Lynas in Pentagon funding breakthrough

Lynas has scored a big win over Republican foreign policy hawks who tried to shoot down Pentagon backing for the company’s plans to build a heavy rare earths separation plant in Texas (reports The Australian Financial Review).
31st July 2020
Resources Rising Stars

Lynas has scored a big win over Republican foreign policy hawks who tried to shoot down Pentagon backing for the company’s plans to build a heavy rare earths separation plant in Texas (reports The Australian Financial Review).

Amanda Lacaze-led Lynas and the US Department of Defence (DoD) have signed off on a contract for work toward the plant, which Lynas intends to build in partnership with Texas-based Blue Line Corporation.

The plant, which analysts expect to cost about $US50 million ($70 million), is expected to break China’s stranglehold on commercial-scale separation of heavy rare earths materials that are essential in military applications.

Lynas announced the contract breakthrough on Monday, just days after refusing to speculate on an email from a DoD official which said an independent review had cleared funding for the Lynas-Blue Line plant.

The email said the review found Pentagon funding for the plant was in the best interests of the US government and would go ahead.

The plant will separate heavy rare concentrate produced via Lynas’ Mount Weld mine in Western Australia and its light rare earth separation facilities in Malaysia.

Lynas said the phase one funding from the DoD would be put towards a detailed market and strategy study plus detailed planning and design work for the heavy rare earth separation plant. It expects the work to be completed in this financial year.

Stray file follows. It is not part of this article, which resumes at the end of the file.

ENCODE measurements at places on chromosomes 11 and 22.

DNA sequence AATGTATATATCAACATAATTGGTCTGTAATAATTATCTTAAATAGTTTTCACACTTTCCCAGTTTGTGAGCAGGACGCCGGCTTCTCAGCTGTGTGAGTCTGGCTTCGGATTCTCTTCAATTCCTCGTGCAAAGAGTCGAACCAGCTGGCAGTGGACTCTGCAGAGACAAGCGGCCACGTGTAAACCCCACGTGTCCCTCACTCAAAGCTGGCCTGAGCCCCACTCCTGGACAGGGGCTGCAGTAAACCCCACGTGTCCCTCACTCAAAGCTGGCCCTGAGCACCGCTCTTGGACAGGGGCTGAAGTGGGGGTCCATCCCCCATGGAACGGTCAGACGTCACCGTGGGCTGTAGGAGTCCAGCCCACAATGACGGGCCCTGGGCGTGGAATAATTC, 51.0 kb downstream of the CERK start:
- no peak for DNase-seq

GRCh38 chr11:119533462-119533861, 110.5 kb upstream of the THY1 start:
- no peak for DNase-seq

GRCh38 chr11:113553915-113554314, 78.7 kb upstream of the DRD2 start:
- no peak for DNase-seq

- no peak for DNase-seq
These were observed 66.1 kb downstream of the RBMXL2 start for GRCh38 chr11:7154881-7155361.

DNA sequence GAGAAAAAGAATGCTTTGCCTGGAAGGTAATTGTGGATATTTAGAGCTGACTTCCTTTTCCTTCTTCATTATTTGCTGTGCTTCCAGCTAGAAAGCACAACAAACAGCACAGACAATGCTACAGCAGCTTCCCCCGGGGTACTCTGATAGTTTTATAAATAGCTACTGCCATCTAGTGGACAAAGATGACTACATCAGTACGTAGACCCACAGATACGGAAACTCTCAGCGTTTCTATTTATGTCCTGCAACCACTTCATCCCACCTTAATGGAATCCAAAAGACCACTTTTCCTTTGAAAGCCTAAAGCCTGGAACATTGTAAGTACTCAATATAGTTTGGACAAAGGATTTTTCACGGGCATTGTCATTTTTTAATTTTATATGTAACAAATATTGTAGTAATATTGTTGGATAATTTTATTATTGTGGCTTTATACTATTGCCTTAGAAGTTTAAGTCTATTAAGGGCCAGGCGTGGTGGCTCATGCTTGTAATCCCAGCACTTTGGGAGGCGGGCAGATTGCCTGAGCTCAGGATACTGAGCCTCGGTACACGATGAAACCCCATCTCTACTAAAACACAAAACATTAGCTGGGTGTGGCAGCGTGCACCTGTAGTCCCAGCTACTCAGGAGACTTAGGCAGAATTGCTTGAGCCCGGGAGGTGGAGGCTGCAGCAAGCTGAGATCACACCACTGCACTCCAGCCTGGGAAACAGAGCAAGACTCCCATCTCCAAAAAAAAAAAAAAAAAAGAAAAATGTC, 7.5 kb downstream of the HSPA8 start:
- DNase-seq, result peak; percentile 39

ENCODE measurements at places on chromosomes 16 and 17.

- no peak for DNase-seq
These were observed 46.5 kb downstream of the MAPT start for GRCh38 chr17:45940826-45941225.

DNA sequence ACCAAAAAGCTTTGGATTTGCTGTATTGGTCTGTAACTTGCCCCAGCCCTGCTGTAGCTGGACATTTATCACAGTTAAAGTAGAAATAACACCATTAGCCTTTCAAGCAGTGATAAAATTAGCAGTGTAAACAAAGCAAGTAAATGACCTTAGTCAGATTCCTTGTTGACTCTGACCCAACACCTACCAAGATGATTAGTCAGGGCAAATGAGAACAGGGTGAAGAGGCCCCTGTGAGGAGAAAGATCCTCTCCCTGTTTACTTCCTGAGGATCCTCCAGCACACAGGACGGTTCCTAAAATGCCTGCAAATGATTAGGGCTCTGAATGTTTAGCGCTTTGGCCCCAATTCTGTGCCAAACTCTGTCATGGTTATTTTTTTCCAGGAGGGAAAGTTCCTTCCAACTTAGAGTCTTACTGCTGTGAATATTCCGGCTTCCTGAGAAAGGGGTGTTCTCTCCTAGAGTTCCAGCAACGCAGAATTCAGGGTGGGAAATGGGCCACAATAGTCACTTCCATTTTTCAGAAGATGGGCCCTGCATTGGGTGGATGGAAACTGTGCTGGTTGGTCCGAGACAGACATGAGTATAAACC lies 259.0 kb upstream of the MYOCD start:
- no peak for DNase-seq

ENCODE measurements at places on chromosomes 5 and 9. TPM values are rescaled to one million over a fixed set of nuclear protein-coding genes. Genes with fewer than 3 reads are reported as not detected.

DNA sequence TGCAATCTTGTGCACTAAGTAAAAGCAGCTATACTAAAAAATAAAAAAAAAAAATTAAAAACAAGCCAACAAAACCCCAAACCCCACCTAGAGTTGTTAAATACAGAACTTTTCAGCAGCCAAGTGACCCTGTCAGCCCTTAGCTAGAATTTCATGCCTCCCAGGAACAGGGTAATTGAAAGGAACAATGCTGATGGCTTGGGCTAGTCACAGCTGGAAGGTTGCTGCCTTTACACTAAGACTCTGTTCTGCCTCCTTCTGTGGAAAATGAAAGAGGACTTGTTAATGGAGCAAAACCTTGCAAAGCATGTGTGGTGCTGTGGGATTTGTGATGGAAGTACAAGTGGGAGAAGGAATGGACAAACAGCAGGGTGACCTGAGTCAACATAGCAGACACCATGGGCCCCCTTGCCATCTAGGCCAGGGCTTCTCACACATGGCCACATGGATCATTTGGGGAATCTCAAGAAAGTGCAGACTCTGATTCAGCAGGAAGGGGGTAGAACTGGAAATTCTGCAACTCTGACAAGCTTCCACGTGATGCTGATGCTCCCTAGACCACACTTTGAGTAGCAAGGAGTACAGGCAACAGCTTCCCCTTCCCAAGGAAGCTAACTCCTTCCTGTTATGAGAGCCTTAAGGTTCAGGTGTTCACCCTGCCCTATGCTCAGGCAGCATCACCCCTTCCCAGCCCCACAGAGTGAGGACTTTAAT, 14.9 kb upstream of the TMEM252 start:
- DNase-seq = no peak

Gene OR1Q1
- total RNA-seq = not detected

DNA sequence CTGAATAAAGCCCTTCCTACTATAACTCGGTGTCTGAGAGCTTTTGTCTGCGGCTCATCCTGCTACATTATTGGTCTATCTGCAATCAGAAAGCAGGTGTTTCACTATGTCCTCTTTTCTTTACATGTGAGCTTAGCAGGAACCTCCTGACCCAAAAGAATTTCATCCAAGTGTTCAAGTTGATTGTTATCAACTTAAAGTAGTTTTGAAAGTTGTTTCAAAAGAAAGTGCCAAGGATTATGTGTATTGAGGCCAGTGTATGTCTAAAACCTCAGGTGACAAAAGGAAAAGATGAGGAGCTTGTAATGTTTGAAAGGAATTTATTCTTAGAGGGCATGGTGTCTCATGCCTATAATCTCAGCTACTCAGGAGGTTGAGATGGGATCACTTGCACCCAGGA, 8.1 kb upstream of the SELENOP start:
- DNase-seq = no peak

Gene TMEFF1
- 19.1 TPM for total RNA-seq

The Lynas share price had jumped almost 10 per cent to $2.38 by late on Monday, its highest level in more than six months.

The phase one funding is expected to open the door to more financial support for what the Pentagon views as a strategically important project after China signalled its willingness to cut off rare earths supply to the US.

China moved this month to halt supply to US arms producer Lockheed Martin in a development Ms Lacaze said would put all Western users of rare earths on high alert.

Lynas is the world’s biggest non-China producer of light rare earths. It sells heavy rare earths concentrate to China, including to a major separation plant visited by President Xi Jinping last year in what was seen as a thinly veiled threat to the US.

DoD funding for the Lynas plant came under threat in May when it faced a backlash from a powerful group of Republican Senators who raised concerns about large parts of Lynas’ supply chain being based in Australia and Malaysia.

Texas Senator Ted Cruz, a 2016 presidential candidate, Wyoming Senator Mike Enzi and others were among those who lobbied for DoD to reconsider funding the Lynas project.

Ms Lacaze said the company looked forward to working with the DoD to build the plant near San Antonio, Texas, where privately owned specialist chemical procurement company Blueline is based.

“We are very pleased to have signed a contract with the DoD for this phase one work,” she said.

“Heavy rare earths are essential for the high performance magnets used in electric motors, and Lynas has the feedstock, intellectual property, and track record to deliver a heavy rare earths facility in a timely and low risk manner.”

In a note to clients, Ord Minnett analyst Dylan Kelly said the signing of the contract should come as no surprise to investors given recent geopolitical events, including the tit-for-tat consulate closures by the US and China.

 

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